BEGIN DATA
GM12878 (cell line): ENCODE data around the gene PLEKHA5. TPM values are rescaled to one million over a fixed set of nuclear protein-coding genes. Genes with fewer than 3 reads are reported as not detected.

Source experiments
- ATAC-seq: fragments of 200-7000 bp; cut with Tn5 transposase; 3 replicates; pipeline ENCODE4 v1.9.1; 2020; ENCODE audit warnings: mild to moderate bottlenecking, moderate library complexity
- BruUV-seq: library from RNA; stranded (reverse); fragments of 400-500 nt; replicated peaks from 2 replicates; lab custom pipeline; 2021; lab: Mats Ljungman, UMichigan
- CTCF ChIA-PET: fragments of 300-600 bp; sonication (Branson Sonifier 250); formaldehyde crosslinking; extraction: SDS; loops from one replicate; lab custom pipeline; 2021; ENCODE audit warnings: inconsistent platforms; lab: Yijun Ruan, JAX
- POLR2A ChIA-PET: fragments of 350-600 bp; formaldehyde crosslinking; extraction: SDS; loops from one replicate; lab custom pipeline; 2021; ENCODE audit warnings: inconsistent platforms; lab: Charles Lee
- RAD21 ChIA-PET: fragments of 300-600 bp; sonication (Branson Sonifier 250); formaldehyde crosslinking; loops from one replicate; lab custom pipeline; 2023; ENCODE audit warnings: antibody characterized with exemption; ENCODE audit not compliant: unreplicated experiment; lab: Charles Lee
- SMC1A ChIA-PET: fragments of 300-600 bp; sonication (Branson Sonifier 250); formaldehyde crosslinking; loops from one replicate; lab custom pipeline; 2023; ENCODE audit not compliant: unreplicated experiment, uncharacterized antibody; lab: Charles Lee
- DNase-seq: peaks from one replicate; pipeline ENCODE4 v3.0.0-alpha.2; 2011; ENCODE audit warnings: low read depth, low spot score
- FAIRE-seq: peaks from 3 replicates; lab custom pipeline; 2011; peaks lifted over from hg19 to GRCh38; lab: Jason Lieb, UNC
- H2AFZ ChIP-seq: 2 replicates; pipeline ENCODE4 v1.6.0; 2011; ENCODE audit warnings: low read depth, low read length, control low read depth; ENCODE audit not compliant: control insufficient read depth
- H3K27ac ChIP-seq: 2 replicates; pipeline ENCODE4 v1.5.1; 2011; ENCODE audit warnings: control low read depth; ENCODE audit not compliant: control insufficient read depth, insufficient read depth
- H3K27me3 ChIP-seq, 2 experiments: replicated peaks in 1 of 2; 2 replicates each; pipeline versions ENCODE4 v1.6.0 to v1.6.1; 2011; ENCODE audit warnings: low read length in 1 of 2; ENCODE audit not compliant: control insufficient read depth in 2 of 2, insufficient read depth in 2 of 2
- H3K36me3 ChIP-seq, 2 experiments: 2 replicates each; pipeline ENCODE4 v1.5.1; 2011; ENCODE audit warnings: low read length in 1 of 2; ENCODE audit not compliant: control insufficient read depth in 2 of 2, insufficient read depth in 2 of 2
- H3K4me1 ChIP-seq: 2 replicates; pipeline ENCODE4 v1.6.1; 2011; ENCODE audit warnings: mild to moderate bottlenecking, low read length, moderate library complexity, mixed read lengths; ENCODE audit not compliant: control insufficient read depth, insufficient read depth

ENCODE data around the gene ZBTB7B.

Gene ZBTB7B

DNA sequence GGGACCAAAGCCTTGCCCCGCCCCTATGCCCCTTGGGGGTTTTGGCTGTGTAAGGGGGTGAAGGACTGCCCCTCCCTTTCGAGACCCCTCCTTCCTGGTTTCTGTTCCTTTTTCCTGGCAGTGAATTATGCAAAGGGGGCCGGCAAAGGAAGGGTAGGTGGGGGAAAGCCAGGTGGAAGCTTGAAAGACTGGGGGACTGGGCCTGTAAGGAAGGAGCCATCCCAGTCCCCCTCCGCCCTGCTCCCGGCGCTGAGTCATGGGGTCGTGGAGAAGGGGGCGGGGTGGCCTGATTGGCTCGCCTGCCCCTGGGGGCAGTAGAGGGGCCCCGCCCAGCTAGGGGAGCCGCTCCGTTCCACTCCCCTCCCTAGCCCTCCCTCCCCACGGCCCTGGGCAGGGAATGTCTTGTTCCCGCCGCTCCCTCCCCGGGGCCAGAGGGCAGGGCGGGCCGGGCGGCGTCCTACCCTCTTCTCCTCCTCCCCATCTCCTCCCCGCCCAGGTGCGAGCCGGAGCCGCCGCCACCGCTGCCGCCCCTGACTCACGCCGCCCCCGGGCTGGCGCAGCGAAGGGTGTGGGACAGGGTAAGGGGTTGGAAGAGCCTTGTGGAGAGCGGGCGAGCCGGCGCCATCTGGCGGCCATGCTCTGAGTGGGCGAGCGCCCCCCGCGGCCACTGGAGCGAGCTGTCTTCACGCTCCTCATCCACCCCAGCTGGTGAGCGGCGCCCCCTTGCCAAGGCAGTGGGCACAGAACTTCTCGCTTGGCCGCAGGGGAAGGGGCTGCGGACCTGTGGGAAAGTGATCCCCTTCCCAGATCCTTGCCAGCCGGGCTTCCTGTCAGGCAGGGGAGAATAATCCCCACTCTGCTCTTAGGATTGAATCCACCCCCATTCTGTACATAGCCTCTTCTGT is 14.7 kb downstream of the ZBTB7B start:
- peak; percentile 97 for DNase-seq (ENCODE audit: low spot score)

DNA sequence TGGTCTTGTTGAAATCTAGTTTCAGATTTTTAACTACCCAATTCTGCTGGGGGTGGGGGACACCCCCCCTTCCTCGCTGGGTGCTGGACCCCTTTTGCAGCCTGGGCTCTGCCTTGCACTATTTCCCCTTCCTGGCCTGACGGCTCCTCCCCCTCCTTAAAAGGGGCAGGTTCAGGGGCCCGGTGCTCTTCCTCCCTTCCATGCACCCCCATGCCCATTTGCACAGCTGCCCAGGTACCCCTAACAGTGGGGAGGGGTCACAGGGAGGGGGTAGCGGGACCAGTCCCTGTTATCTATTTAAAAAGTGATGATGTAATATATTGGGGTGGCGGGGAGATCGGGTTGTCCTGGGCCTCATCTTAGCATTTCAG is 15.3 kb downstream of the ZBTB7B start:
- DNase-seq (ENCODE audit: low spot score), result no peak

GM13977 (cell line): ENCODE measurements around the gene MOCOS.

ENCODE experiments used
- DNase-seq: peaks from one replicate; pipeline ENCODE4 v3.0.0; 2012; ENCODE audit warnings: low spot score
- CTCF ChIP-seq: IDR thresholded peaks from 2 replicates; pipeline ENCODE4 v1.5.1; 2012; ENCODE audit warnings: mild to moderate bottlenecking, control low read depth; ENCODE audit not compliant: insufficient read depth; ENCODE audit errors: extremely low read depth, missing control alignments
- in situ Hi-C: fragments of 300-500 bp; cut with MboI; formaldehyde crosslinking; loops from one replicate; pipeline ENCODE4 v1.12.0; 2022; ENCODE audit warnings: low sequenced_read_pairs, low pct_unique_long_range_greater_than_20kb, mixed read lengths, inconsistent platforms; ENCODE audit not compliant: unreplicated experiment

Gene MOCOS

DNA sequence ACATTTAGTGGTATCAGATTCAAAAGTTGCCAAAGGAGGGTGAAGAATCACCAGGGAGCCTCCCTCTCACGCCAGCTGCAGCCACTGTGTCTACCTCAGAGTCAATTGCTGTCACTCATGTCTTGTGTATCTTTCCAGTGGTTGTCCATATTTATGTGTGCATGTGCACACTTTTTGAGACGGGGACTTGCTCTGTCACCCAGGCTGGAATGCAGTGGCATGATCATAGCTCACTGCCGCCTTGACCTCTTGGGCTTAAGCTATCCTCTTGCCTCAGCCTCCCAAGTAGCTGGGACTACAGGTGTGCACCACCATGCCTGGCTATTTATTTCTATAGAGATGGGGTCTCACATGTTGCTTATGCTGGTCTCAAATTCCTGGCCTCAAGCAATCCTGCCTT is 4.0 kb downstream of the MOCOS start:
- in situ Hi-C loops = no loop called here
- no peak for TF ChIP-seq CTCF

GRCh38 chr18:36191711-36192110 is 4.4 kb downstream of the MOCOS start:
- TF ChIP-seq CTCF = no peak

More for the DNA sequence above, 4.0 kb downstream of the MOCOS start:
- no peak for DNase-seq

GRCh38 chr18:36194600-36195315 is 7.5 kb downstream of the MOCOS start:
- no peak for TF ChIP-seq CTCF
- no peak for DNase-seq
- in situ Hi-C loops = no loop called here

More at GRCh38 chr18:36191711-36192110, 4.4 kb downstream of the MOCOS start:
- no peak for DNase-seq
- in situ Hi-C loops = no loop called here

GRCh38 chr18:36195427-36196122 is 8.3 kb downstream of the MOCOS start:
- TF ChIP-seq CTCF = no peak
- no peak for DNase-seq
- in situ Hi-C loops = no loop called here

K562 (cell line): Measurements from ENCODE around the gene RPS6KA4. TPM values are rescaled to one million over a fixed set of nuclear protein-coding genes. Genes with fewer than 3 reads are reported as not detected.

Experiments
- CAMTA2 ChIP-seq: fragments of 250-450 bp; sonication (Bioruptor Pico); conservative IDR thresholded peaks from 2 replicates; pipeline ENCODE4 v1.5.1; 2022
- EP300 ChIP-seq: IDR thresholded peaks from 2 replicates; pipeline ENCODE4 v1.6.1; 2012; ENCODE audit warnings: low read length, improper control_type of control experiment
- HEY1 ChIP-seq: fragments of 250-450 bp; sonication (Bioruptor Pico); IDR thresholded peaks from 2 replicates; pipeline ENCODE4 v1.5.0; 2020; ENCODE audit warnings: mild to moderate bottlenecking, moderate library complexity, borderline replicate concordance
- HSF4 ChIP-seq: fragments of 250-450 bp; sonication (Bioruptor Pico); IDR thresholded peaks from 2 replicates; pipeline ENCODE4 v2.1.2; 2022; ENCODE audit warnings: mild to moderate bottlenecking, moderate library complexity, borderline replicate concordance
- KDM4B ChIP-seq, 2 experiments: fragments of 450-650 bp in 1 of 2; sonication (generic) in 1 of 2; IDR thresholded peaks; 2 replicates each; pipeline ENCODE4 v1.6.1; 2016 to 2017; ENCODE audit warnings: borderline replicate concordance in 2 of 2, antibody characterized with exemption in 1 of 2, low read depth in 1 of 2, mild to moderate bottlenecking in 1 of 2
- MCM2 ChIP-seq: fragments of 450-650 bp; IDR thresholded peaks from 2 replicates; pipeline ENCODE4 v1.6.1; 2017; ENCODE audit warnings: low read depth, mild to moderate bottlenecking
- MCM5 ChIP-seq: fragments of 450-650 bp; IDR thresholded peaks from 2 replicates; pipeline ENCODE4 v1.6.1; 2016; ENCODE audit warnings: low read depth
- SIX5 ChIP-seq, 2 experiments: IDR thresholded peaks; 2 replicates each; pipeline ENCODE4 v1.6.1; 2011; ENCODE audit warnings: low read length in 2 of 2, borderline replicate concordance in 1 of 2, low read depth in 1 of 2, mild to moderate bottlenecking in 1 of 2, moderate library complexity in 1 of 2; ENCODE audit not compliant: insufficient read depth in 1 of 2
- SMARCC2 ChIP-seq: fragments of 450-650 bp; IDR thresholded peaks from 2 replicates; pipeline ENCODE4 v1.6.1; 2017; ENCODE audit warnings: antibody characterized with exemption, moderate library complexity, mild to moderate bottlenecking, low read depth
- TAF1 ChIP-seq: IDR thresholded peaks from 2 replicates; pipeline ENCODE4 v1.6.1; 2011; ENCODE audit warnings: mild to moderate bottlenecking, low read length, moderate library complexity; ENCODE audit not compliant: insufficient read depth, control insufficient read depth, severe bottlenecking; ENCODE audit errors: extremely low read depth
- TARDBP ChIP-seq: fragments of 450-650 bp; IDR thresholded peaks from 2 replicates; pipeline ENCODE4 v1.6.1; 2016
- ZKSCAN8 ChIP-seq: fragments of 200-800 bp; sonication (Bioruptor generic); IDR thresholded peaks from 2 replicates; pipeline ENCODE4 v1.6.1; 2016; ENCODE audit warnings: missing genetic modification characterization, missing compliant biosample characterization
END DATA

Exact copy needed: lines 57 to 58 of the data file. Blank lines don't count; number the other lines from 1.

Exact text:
- TAF1 ChIP-seq: IDR thresholded peaks from 2 replicates; pipeline ENCODE4 v1.6.1; 2011; ENCODE audit warnings: mild to moderate bottlenecking, low read length, moderate library complexity; ENCODE audit not compliant: insufficient read depth, control insufficient read depth, severe bottlenecking; ENCODE audit errors: extremely low read depth
- TARDBP ChIP-seq: fragments of 450-650 bp; IDR thresholded peaks from 2 replicates; pipeline ENCODE4 v1.6.1; 2016